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Do Corgis Make Good Service Dogs? What You Need to Know!

pembroke welsh corgi out in the fields

The Corgi is an intelligent, keen, and tenacious breed that’s recognizable almost as soon as its unique silhouette is seen. There are two distinct types of Corgi: the Cardigan and the Pembroke Welsh; both Corgi dogs make excellent service animals.

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What Are Service Dogs?

The Americans with Disabilities Act (ADA) defines a service dog in the US as “a dog that is individually trained to do work or perform tasks for a person with a disability.”

These tasks have a wide range and include everything from opening doors and helping their owner to navigate to alerting a person when they can sense they’re going to have an anxiety attack.

Usually, these are specially trained animals paired with people they’d suit the most. This is commonly done through organizations set up specifically for this purpose. Still, as long as there are certain behaviors the dog can carry out and adhere to, any dog can qualify as a service dog.

This includes the Corgi variants. While they aren’t as popular as other breeds for service tasks, they still make amazingly useful companions.

welsh corgi pembroke puppy on its owners arms
Image Credit: Rita_Kochmarjova, Shutterstock

What Makes Corgis Good Service Dogs?

Corgis are known to not only be intelligent as a breed, but both variants are also good with children, attentive, and have what’s known as a “big dog bark.” This big bark comes from their herding ancestry and makes them particularly suitable for those who want a small service dog with enough energy to alert them.

This small stature belies their strength, as the Pembroke and Cardigan Corgis have power behind their little legs. Service dogs need to be resilient and sometimes withstand challenging physical interactions with their owners, such as during deep pressure stimulation to help epileptic owners escape a seizure.

Is There a Difference in Service Dog Suitability Between Pembroke or Cardigan Corgis?

Despite being very similar, there are differences in the two Corgi variants that may make one more suitable than the other for use as a service dog. Some minor physical differences can mean a lot to someone relying on their dog for physical tasks.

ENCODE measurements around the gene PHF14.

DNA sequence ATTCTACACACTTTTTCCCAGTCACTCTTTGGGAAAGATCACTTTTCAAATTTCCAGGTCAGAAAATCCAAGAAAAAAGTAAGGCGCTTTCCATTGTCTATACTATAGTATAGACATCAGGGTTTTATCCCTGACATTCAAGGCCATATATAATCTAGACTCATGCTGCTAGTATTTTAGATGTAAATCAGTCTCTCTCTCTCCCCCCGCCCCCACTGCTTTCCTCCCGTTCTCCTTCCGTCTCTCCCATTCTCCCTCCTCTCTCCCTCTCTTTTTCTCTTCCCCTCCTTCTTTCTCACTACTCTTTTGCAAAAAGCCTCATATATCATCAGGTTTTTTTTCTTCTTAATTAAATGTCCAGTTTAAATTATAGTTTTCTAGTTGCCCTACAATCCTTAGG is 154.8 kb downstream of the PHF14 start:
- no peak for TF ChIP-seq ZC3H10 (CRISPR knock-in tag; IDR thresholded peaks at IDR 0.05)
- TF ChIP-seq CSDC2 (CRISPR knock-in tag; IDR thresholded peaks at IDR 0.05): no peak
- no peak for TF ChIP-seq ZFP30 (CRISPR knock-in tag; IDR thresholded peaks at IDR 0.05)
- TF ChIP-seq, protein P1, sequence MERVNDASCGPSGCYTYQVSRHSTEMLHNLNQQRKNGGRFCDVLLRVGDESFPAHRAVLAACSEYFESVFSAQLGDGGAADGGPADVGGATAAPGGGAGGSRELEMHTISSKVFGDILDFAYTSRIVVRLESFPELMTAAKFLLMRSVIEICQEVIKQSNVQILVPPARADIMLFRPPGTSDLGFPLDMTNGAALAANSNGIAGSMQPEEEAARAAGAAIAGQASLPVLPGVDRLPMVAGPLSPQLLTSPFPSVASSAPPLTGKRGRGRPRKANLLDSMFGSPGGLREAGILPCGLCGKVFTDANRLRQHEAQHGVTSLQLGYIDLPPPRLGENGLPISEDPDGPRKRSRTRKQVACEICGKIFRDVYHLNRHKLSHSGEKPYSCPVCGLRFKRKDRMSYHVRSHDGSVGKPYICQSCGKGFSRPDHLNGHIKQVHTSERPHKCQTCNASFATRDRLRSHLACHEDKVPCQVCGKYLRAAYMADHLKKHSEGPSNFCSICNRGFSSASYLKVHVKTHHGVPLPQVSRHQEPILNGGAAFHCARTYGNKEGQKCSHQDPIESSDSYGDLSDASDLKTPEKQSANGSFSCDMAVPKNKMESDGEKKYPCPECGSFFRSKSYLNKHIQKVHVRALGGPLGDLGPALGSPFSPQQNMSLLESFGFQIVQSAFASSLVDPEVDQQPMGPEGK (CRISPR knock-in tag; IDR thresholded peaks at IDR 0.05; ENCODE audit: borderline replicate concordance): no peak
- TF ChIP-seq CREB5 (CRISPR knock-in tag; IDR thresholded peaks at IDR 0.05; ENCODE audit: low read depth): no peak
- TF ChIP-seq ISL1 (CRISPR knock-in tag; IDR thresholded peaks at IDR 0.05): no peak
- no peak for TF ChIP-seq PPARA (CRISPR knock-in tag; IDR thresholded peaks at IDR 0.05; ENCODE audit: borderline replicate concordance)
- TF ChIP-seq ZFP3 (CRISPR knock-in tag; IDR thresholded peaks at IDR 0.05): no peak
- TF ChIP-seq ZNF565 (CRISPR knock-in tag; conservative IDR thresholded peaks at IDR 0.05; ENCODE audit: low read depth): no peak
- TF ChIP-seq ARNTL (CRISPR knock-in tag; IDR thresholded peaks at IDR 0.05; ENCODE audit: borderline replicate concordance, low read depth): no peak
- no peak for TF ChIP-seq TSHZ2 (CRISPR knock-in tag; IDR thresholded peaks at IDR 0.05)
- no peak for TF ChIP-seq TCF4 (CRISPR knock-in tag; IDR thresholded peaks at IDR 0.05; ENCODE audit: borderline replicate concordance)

Cardigan Welsh Corgi
Image Credit: Welshea, Shutterstock

Pembroke vs Cardigan: Physical Traits

The Pembroke Corgi is a slightly smaller breed with no tail (or a closely docked one), while the Cardigan Corgi has a heavier structure and a long, foxy tail. While this difference is small, a service user who uses a wheelchair may not want to work with a Cardigan for fear of hurting their tail accidentally.

Both types have the same double coat, which doesn’t require much grooming, making them equally suitable in that respect.

Pembroke vs Cardigan: Personality

Both these dogs are friendly, generous, and intelligent. Still, there are subtle differences in how they interact with strangers or situations, which makes a big impact on specific service dog jobs.

The Pembroke is known for their love of a good time. They’re light-hearted and will adapt readily to nearly all situations, making them particularly suitable for children or service users in different situations. They have high energy, however, so they may not do well with service users who’re restricted to being mostly at home.

The Cardigan is just as friendly and is a loyal and dutiful companion, but instead of leaping head-first into new situations, the Cardigan is more pensive. They will likely stand back and consider new people or situations before committing to them, which can hold them back if they work with a social butterfly.

a smiling pembroke welsh Corgi dog lying on grass
Image Credit: ozsvathcsilla, Pixabay

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What Can a Corgi Be Trained To Do?

Corgis can be trained to do everything a service user needs as long as it’s within their physical capabilities. A corgi won’t be able to lift an adult, for example, whereas a Great Dane could, but they can perform several tasks.

Typical tasks a Corgi can be trained to carry out include:
  • Navigating around hazards (such as bollards or lamp posts for seeing-eye dogs)
  • Avoiding moving objects
  • Finding entrances and exits
  • Opening and closing doors
  • Finding and retrieving lost items
  • Alerting to specific sounds such as babies crying, doorbells ringing, etc
  • Carrying a basket of items
  • Putting trash or items into the bin or a bag
  • Helping owners dress or undress
  • Calling out in an emergency on a K-9 rescue phone
  • Alerting to medical emergencies such as diabetic crashes or imminent seizures

There are specific tasks, such as heavy-duty lifting or bracing service users, that Corgis won’t be able to do. This is due to their physical strength and the fact that they’re so short in stature.

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Conclusion

The Corgi makes a great service dog, whether they’re a Pembroke Welsh with their bat-like ears and grinning faces or a Cardigan type with their sturdy frame and fox-like tail. The intelligence and friendliness of the Corgi make them ideal as a service dog in many situations; the only case in which the Corgi might not excel is if heavy lifting is involved. Despite this, the Corgi is a dog of poise and joy; each will make a great addition as a service dog.


Featured Image Credit: MolnarSzabolcsErdely, Pixabay

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